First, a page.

Top Pro & Con Arguments
A gold standard puts limits on government power by restricting the ability to print money at will and increase the national debt.
With a fiat currency the government can essentially manufacture money out of thin air.  Since leaving the gold standard in 1971 US currency in circulation (M1) increased from $48.6 billion to over $5.2 trillion in June 2020.   Under a gold standard, new money could only be printed if a corresponding amount of gold were available to back the currency. This restriction is an essential check on government power.
Supreme Court Associate Justice Stephen Field, who served from 1863-1897, argued against fiat money, stating, ”arguments in favor of the constitutionality of legal tender paper currency tend directly to break down the barriers which separate a government of limited powers from a government resting in the unrestrained will of Congress. Those limitations must be preserved, or our government will inevitably drift from the system established by our Fathers into a vast, centralized, and consolidated government.”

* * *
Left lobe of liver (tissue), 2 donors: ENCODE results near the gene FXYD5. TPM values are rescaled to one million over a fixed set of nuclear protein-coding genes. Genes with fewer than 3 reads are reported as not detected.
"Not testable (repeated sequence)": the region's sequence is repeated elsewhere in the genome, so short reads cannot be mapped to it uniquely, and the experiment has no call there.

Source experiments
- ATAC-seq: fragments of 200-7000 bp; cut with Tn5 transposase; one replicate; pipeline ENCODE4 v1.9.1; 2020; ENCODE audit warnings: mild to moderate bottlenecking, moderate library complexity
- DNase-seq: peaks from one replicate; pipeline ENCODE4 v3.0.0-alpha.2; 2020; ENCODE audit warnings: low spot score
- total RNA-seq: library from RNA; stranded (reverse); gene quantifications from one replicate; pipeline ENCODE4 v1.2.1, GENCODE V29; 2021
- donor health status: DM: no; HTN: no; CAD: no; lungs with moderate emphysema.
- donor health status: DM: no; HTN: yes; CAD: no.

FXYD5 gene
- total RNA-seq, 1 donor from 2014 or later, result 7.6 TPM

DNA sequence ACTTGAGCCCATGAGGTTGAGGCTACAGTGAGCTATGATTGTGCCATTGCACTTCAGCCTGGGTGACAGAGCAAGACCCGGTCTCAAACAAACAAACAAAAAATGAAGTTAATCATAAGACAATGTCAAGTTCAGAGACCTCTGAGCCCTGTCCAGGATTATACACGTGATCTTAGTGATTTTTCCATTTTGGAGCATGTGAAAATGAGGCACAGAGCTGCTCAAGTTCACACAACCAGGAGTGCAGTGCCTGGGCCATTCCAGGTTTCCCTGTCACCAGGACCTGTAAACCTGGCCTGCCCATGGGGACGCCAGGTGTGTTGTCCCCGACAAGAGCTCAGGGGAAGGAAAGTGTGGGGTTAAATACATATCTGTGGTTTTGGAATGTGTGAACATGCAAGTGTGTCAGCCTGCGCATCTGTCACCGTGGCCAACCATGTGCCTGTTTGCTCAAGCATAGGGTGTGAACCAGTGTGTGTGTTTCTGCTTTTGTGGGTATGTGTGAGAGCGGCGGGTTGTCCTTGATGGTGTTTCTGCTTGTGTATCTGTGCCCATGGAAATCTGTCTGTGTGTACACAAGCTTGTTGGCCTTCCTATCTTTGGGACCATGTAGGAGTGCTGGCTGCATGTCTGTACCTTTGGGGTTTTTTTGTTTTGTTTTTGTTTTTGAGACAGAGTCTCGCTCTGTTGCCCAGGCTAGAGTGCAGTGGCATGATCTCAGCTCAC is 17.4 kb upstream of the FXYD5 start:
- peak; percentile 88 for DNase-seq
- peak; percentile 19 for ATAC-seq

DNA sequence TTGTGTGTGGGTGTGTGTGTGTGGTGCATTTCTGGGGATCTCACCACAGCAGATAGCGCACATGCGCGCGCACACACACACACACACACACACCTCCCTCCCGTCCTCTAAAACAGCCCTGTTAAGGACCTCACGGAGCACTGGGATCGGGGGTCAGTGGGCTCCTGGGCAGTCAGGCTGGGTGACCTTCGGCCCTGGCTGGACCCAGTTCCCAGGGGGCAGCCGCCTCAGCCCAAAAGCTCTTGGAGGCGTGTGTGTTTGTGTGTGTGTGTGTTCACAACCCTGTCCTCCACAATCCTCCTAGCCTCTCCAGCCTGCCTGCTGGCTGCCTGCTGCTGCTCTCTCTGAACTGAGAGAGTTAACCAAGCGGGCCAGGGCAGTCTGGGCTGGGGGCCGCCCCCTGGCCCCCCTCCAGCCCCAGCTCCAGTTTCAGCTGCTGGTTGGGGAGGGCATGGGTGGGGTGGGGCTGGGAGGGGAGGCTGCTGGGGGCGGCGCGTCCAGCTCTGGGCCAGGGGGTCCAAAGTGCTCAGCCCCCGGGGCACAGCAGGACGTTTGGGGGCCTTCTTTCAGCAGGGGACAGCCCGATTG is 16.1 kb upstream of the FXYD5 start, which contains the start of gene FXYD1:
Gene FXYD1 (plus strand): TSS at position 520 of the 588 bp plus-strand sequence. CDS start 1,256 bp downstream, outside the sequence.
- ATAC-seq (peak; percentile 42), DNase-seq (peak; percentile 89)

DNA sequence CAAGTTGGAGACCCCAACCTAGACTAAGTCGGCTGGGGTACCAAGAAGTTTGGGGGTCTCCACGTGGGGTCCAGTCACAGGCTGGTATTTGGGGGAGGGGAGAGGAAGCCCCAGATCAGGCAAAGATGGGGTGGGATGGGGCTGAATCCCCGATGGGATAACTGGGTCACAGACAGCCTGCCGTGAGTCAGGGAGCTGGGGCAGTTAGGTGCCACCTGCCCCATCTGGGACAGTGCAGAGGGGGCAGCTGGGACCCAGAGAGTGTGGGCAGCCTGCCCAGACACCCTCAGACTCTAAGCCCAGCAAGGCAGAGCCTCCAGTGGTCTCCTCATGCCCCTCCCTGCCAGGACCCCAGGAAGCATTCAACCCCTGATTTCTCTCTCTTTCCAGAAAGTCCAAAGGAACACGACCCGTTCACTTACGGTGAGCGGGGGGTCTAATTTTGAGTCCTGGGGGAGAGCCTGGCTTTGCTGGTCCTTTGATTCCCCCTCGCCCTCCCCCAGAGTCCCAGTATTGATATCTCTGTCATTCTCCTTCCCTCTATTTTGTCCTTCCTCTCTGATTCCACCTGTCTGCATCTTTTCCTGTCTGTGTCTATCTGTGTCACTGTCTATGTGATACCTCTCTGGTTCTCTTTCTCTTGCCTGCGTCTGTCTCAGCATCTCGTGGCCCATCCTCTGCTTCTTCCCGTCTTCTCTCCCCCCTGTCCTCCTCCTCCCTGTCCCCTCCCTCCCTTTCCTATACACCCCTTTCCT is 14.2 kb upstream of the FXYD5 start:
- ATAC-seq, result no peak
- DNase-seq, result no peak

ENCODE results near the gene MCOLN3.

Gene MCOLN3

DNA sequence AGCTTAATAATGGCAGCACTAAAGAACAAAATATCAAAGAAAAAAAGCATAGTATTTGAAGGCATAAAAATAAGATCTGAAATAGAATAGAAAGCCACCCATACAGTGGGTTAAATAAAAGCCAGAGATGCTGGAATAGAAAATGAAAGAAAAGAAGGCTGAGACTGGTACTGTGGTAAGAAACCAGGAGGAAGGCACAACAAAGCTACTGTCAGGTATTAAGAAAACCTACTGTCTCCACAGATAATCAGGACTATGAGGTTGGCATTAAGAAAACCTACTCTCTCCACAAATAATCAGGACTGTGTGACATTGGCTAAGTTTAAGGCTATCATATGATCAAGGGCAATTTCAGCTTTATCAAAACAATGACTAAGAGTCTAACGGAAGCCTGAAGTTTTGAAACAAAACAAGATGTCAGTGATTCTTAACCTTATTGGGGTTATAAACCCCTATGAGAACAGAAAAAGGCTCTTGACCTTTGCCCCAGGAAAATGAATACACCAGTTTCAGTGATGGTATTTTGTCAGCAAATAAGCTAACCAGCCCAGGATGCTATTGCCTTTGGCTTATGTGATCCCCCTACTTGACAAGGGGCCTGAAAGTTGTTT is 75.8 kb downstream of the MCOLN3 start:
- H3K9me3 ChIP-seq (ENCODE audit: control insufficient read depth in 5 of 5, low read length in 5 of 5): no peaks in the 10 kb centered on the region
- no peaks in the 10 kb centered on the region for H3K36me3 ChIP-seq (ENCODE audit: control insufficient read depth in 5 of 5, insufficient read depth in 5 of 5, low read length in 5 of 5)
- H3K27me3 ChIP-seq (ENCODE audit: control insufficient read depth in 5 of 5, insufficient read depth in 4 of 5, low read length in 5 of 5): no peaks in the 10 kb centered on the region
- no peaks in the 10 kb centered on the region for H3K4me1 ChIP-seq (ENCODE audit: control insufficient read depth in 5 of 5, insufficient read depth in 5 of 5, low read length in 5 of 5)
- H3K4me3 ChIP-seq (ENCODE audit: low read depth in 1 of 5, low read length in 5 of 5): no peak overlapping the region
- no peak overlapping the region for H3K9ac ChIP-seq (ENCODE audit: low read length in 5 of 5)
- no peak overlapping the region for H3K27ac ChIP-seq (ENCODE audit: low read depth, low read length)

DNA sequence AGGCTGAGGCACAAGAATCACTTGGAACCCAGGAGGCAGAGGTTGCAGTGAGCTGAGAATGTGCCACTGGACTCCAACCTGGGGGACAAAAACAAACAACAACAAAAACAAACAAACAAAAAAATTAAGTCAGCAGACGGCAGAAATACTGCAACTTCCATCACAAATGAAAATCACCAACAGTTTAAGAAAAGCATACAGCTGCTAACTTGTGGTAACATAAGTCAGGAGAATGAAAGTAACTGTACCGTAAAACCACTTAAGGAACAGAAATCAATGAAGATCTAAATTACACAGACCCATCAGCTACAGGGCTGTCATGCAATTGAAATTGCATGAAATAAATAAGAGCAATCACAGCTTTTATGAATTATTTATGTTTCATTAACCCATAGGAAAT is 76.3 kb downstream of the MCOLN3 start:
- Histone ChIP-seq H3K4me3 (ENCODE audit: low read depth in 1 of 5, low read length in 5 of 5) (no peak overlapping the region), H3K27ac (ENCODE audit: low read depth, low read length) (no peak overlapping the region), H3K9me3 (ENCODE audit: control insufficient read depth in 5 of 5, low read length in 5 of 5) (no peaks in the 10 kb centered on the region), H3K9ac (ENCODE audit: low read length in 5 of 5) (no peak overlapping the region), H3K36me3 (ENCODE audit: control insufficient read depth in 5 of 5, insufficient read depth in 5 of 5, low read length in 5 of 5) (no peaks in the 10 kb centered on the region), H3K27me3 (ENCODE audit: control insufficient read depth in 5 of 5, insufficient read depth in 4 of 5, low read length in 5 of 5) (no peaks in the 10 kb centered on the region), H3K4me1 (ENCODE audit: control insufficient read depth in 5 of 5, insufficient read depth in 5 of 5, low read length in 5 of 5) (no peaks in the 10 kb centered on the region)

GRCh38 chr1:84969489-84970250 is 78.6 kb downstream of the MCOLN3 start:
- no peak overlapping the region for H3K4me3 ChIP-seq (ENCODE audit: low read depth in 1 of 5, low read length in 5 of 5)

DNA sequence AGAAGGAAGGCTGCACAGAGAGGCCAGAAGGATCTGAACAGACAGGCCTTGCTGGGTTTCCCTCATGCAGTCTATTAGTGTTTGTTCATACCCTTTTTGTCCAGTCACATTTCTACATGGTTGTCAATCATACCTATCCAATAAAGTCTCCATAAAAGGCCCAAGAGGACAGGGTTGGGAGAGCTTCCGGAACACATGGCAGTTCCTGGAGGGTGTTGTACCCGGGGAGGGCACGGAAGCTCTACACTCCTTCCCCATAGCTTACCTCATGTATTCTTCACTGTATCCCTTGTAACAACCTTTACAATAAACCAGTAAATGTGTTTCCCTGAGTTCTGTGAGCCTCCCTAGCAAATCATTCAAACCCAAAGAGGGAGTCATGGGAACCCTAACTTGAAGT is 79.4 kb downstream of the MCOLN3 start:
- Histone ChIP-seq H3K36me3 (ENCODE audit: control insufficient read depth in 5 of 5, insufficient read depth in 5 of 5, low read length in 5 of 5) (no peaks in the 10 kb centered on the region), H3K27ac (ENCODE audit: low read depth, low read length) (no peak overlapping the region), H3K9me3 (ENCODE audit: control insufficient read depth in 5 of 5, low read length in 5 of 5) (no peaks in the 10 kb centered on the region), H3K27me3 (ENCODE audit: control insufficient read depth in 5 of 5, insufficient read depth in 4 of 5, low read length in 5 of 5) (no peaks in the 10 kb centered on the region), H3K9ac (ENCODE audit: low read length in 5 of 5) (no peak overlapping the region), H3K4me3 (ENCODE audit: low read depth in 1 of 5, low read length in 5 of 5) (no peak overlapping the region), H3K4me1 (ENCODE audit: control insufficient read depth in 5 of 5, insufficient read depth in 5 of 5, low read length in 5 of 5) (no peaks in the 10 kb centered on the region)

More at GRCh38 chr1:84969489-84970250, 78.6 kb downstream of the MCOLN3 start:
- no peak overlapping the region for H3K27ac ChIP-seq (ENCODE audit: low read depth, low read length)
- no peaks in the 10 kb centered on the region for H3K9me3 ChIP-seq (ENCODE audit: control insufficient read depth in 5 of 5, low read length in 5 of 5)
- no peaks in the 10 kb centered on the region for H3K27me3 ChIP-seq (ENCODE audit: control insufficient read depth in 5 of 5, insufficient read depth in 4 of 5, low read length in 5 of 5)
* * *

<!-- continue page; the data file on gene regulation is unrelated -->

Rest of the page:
Under the fiat money system used by the United States the government can raise money by issuing treasury bonds, which the Federal Reserve can purchase with newly printed money. These bonds count toward the national debt. Between 1971 and 2019, the national debt increased 5,515% from $406 billion to $22.8 trillion. This increase in debt corresponded with an 2,606% increase in the money supply (M3) between May 1971 ($666.7 billion) and May 2020 ($18.0 trillion).  
As a percentage of the GDP (gross domestic product) the national debt has more than doubled since leaving the gold standard, going from from 35.6% in the fourth quarter 1971 to 107.7% in the first quarter of 2020.  Read More